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Crop Biotech Update

Feronia Protein Protects Plants Against Bacterial Attacks

October 31, 2018

Scientists at Iowa State University (ISU) have identified a genetic pathway that influences both plant growth and disease resistance. The research group has focused on the protein Feronia, a receptor kinase protein found in plant cells.

When plants are attacked by bacterial pathogens, a substance called coronatine from these pathogens uses the jasmonic acid system inside the plant cells to suppress the plant's disease response, making the plant more susceptible to disease. The research shows that Feronia detects the pathogen's attempts to hijack the jasmonic acid system and diminish a protein called MYC2 to fight off the disease. As the bacterial pathogen tries to trick the plant, the Feronia protein sees through the ploy and counteracts the pathogen.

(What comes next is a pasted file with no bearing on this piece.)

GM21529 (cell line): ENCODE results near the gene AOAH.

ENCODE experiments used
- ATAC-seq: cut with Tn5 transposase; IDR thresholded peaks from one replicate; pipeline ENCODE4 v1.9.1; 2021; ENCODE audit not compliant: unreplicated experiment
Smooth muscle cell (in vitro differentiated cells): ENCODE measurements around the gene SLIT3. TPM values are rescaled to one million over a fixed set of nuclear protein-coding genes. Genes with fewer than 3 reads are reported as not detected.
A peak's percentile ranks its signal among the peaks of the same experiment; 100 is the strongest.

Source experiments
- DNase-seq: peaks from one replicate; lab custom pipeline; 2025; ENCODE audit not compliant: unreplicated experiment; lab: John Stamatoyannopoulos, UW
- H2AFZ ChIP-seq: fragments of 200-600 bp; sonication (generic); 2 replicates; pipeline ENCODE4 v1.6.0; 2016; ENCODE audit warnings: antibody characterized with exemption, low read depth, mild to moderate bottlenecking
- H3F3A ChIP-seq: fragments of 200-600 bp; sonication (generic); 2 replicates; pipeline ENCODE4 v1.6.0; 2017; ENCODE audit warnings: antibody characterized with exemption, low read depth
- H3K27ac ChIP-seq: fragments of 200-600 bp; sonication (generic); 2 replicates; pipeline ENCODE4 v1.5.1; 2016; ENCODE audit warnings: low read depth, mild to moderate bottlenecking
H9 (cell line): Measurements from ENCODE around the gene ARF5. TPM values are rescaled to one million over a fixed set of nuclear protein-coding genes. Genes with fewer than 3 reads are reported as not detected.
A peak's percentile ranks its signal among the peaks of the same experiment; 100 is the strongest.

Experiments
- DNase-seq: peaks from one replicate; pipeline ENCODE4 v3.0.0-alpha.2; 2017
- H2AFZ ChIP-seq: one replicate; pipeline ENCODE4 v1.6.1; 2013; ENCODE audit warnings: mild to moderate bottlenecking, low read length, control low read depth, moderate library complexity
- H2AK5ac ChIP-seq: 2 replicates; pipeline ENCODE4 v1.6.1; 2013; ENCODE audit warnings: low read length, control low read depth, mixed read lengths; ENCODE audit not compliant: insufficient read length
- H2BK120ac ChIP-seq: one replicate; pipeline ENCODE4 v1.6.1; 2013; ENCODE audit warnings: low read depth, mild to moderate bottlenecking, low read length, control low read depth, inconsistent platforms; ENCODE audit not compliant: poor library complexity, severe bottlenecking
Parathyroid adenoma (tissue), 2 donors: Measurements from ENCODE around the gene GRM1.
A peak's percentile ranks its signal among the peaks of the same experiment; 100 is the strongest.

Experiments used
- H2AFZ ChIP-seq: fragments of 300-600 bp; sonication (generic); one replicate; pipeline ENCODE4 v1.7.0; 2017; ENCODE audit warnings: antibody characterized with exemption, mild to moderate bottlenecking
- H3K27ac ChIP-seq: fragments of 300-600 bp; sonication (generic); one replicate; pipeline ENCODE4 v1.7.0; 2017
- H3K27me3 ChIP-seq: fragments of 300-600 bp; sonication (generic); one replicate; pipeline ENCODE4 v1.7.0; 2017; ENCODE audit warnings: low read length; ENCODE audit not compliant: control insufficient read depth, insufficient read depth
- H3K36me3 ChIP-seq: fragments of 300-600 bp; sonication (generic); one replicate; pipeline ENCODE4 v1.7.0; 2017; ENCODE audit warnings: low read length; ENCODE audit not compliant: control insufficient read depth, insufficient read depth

Yanhai Yin, ISU professor and chair of genetics, development and cell biology and corresponding author of the paper, said the positive association Feronia shares with growth and disease response means it has great potential to be targeted by plant breeders who want to develop crops that can withstand disease without sacrificing growth. Yin said growth and disease resistance are often thought of as competing factors that plant breeders must balance.

For more details, read the ISU news release.